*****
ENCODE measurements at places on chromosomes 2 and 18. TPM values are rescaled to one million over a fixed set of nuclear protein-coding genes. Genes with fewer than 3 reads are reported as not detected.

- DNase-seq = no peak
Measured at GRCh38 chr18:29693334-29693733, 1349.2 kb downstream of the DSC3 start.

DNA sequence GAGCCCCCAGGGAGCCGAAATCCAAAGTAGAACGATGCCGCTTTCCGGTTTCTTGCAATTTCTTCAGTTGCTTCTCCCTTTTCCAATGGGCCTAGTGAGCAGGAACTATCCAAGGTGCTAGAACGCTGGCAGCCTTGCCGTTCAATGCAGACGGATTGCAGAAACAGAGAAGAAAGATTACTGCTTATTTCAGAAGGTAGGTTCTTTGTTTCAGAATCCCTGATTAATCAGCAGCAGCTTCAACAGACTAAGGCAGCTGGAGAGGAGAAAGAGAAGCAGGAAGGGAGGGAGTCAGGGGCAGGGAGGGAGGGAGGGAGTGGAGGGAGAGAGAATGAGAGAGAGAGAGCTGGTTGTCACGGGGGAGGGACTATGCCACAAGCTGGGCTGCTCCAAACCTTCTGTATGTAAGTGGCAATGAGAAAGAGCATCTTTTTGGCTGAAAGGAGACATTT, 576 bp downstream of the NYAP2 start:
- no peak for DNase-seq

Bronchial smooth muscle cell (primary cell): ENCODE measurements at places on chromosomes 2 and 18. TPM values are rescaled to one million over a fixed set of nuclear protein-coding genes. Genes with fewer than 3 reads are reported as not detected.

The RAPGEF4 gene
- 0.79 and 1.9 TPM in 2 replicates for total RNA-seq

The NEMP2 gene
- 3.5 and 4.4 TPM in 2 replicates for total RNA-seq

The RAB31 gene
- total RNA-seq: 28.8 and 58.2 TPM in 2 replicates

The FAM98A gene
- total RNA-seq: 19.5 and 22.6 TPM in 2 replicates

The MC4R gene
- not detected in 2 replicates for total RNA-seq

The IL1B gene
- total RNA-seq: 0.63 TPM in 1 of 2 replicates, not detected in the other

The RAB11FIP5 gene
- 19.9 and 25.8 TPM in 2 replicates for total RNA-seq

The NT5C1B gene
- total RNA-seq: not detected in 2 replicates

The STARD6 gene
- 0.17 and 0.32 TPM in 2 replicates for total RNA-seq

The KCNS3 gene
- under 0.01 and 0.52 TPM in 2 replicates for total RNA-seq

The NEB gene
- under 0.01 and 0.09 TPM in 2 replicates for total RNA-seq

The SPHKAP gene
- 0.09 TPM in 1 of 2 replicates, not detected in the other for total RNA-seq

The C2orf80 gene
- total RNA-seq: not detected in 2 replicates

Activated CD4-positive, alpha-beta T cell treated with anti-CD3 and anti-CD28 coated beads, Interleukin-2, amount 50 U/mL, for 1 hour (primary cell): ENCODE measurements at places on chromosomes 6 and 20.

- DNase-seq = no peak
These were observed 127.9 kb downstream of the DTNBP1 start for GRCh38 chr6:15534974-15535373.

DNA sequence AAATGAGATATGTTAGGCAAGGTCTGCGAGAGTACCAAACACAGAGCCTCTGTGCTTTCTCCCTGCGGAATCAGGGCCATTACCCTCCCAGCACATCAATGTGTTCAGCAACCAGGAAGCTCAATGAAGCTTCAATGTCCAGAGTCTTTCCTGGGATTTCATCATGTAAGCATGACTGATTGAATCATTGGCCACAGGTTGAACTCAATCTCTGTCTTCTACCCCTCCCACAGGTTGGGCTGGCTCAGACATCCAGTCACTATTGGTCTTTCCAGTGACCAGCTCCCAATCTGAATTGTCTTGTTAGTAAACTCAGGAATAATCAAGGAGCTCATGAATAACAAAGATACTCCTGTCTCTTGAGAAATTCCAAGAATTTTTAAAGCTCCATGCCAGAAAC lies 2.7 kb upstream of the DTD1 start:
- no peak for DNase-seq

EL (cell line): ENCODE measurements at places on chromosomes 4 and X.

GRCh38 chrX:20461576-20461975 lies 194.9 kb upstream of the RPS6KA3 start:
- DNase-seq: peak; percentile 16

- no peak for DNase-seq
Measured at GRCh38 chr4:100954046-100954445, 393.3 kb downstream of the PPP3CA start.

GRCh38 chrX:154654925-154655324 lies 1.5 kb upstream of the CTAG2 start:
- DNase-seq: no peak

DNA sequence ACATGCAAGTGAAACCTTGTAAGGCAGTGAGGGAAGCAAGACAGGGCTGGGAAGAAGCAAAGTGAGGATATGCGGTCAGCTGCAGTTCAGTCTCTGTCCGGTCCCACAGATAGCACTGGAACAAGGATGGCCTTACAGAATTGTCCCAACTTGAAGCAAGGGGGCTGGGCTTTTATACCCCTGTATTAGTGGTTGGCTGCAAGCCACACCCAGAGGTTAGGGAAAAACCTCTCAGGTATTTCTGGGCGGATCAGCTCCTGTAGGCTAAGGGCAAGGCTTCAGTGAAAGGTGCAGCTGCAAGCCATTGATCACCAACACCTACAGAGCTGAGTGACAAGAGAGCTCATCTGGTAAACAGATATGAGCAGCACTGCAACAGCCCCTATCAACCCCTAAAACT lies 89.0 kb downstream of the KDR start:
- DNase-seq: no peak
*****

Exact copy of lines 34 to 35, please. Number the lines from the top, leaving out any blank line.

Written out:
- DNase-seq = no peak
These were observed 127.9 kb downstream of the DTNBP1 start for GRCh38 chr6:15534974-15535373.